Mandy Cohen, MD, Secretary of the North Carolina Department of Health and Human Services (DHHS) 


“The entire COVID response has been a partnership. We could have never been successful if we tried to do this from the government space alone or with the private sector alone. It was an important collaboration for both sides and it will be important to continue that.” 

Malinka Walaliyadde, CEO of AKASA 


“It’s so common for people in health care to want to learn from other industries. You never hear people from e-commerce and banking ask, ‘How do the people in health care do this?’ I would love to go to a big e-commerce or banking conference in 10 years and hear them talk about how the people in health care made a huge digital transformation.” 

Greg Adams, Chair & CEO, Kaiser Permanente 


“What we’ve done in the past isn’t good enough. What should we be doing now? A big part of building trust is engaging and listening and building the relationships that allow communities to see us own our inadequacies. None of us is perfect. We are on a journey and we are going to make mistakes. As we go through the door we go through together as gay and lesbian, as Latinx. We do it for everyone. That is such an important message.” 

Janice Nevin, MD, President & CEO, ChristianaCare 


“Any CEO in the country right now is deeply concerned about workforce issues. The most important thing we do is keep people safe — keep our caregivers and employees safe and that has become increasingly challenging in the last year and a half. We created a vaccine mandate and are managing a vocal minority but most of the responses we received are “thank you.” The vast majority of people are still engaged. They care deeply about the work they’re doing. We have to focus on that part of the workforce that still is finding joy and meaning at work.”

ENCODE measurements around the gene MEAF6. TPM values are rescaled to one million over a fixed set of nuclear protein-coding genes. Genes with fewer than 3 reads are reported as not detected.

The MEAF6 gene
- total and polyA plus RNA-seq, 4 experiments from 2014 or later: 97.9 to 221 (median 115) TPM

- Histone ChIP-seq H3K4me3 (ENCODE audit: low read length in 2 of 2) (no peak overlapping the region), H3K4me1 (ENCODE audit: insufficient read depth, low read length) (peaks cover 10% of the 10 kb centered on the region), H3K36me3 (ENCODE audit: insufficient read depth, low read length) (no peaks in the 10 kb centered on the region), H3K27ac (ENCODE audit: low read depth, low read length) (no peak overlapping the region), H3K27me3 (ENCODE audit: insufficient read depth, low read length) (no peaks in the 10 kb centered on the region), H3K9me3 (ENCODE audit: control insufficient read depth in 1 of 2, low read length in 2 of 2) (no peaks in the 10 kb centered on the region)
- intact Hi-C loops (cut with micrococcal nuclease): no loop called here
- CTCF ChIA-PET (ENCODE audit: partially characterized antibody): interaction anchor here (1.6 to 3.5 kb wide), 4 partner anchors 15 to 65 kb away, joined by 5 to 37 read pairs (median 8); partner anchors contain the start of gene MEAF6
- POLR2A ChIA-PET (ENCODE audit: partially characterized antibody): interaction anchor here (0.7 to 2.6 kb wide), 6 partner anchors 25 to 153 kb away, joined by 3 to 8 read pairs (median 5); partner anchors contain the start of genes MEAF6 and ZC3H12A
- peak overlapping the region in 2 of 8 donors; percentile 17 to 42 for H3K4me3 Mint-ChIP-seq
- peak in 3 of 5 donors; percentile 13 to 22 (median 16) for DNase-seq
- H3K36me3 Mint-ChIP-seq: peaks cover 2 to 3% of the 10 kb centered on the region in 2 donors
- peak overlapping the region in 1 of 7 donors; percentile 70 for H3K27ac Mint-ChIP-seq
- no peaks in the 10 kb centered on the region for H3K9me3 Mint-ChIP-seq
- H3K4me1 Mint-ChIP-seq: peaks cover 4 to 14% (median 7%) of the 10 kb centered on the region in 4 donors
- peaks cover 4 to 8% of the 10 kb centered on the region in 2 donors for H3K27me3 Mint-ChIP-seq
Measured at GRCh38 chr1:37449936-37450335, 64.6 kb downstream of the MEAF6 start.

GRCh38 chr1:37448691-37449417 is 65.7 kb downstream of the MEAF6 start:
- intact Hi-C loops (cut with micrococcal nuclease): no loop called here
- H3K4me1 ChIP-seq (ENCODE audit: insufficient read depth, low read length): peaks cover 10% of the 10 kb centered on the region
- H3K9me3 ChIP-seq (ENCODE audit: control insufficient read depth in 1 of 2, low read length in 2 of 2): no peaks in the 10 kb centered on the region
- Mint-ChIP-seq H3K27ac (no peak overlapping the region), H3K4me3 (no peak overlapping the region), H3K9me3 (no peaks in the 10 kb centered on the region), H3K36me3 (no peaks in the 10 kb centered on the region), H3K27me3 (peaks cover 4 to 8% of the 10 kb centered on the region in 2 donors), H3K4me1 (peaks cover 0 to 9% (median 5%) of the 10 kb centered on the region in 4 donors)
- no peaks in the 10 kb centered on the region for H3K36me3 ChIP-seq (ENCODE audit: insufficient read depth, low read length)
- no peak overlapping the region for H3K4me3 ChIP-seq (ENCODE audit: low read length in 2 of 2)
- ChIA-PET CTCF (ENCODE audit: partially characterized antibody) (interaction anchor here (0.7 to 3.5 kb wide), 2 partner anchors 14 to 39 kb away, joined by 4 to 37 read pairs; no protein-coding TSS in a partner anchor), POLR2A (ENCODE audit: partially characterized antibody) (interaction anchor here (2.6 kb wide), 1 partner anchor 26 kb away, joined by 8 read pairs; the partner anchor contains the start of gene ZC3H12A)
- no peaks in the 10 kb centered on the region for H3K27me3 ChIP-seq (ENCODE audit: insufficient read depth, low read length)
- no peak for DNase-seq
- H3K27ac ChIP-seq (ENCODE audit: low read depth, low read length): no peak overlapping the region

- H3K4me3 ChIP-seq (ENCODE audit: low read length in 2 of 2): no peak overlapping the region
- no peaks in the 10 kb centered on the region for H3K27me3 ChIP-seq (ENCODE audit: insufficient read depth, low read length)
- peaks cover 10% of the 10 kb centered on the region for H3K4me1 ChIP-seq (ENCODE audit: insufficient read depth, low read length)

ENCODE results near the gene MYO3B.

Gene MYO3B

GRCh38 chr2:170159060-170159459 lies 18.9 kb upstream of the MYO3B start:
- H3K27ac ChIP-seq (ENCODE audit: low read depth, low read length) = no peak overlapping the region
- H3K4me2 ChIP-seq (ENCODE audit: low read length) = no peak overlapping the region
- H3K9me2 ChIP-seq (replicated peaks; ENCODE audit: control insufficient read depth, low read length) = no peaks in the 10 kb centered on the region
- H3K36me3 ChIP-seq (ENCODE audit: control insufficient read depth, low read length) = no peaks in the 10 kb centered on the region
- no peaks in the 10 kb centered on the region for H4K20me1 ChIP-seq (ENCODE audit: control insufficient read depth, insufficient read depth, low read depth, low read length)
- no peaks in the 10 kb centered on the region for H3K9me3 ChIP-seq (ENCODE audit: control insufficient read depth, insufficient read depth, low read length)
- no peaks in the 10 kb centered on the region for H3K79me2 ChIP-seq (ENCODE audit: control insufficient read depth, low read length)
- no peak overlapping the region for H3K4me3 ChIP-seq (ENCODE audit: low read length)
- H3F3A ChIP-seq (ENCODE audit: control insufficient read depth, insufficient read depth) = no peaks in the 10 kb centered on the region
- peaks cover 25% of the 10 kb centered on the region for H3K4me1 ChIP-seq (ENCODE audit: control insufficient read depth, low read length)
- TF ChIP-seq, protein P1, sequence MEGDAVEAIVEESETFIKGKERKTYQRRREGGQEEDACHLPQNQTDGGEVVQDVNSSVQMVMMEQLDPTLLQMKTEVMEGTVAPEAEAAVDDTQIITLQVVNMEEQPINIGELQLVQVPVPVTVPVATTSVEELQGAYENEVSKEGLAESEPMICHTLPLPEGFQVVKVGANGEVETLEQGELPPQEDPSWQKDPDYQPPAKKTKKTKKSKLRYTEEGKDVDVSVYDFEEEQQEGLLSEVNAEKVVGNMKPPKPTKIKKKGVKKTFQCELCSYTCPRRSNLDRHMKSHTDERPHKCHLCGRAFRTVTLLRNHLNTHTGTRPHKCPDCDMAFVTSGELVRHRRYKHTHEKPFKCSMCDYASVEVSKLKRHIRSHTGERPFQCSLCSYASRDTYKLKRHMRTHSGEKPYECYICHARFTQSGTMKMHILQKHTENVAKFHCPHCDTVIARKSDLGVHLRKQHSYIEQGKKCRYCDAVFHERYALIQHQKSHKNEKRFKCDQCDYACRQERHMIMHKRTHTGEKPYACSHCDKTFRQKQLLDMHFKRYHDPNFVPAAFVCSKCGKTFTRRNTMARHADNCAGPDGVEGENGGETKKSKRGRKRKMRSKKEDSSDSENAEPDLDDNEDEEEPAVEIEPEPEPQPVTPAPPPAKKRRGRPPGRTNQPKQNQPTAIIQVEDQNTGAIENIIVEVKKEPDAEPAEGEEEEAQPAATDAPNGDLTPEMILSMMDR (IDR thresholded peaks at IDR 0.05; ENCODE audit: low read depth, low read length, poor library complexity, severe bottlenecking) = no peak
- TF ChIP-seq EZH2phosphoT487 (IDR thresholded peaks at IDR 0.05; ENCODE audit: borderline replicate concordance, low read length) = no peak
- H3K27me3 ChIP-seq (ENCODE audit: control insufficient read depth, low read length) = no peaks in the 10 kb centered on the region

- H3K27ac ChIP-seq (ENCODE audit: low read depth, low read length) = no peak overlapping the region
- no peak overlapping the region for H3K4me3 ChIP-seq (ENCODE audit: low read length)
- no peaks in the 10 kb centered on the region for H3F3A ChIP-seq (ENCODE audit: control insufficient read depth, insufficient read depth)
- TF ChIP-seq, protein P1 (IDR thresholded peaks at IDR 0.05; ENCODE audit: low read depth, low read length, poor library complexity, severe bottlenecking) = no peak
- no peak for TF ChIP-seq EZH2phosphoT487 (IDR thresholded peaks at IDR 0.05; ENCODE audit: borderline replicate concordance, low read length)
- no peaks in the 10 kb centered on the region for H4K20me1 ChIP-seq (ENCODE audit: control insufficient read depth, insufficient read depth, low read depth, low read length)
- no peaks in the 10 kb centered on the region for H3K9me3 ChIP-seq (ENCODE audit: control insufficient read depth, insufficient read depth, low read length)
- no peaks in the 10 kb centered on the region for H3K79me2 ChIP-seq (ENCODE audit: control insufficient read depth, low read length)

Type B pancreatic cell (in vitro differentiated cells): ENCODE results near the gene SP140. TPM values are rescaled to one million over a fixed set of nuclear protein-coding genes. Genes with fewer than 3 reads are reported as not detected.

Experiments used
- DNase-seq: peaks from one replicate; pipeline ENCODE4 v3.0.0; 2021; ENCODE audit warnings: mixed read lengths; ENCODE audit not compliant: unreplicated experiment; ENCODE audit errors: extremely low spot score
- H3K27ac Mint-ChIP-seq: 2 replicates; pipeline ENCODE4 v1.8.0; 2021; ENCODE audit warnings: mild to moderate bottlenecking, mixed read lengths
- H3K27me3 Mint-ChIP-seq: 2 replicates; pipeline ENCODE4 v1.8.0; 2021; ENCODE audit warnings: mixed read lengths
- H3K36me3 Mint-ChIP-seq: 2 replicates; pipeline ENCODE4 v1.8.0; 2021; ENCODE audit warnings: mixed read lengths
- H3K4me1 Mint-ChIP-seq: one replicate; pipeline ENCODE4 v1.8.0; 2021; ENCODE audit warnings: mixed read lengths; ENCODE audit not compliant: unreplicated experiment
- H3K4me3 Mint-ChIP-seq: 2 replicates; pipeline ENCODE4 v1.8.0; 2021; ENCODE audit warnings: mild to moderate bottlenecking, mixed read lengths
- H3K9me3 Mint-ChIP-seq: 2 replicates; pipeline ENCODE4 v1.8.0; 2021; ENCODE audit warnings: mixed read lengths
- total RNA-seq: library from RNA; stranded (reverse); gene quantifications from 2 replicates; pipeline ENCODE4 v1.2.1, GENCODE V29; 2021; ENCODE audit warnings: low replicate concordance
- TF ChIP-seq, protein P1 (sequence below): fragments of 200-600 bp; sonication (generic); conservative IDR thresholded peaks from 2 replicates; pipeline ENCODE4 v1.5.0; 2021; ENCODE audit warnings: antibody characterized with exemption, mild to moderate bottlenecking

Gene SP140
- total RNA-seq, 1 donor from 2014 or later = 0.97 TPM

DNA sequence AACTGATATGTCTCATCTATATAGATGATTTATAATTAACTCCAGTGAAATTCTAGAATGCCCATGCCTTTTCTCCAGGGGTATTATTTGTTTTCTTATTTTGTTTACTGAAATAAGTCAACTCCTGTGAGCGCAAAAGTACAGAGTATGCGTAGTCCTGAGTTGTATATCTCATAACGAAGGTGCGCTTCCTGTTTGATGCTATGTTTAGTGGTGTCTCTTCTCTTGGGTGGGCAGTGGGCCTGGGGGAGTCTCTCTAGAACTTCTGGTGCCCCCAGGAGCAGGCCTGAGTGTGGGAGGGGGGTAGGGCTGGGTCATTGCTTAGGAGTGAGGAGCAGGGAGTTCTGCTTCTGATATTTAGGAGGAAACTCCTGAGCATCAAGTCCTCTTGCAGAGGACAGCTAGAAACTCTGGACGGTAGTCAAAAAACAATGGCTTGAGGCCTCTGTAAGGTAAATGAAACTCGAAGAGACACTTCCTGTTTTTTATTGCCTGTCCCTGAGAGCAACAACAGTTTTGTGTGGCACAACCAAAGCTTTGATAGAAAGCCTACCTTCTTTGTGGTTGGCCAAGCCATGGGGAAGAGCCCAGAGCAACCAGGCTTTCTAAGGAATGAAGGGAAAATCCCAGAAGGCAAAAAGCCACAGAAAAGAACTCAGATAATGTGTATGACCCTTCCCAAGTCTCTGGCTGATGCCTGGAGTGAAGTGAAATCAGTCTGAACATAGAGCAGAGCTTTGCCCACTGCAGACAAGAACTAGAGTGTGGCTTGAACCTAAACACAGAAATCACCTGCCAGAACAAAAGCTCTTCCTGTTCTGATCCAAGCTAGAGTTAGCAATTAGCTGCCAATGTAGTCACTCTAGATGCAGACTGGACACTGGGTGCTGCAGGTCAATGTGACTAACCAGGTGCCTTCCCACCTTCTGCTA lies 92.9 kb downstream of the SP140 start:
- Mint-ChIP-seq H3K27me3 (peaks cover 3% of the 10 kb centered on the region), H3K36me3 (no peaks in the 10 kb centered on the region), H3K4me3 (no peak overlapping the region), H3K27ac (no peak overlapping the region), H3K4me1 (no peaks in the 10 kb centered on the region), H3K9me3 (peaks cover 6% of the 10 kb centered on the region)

Rod Hochman, MD, CEO of Providence 


“Today, [the industry is] desperately trying to make sure all the hospital and ICU beds are staffed. Right now, there’s a Hunger Games on agency staffing around the country and we’re dealing with that on a regular basis. We have to get through this acute phase and fill in gaps. In the long term, we have to look at how to expand the workforce so we are no longer always coming from behind.” 

Christopher Chen, MD, CEO, ChenMed 


“I tell new employees that transformation is hard. You are taking on $3.8 trillion of embedded practices. Essentially the health care system is twice the size of Russia, so every day you go to work and try to take on two Russias — that’s a challenge. We have incumbents in every city controlling health care and they try to prevent innovation, continue to consolidate and eliminate free market forces. We need courage to stand up and continue to move care from being rewarded for more acute cases, more expensive care, more preventable catastrophic events. Two Russias every day — it’s going to be hard.” 

Jan Berger, MD, CEO, Health Intelligence Partners & Chief Clinical Officer, DayTwo 


“We’ve seen really good studies about how churches, synagogues, mosques, barbershops, and beauty shops are the most trusted places for health care in this country. My mother’s caregiver’s church told them if they got vaccinated, they were not welcome back in the church. The health care system is not the most trusted place for health care. If we’re going to intervene, we cannot make some of the assumptions that we’ve made up until today.”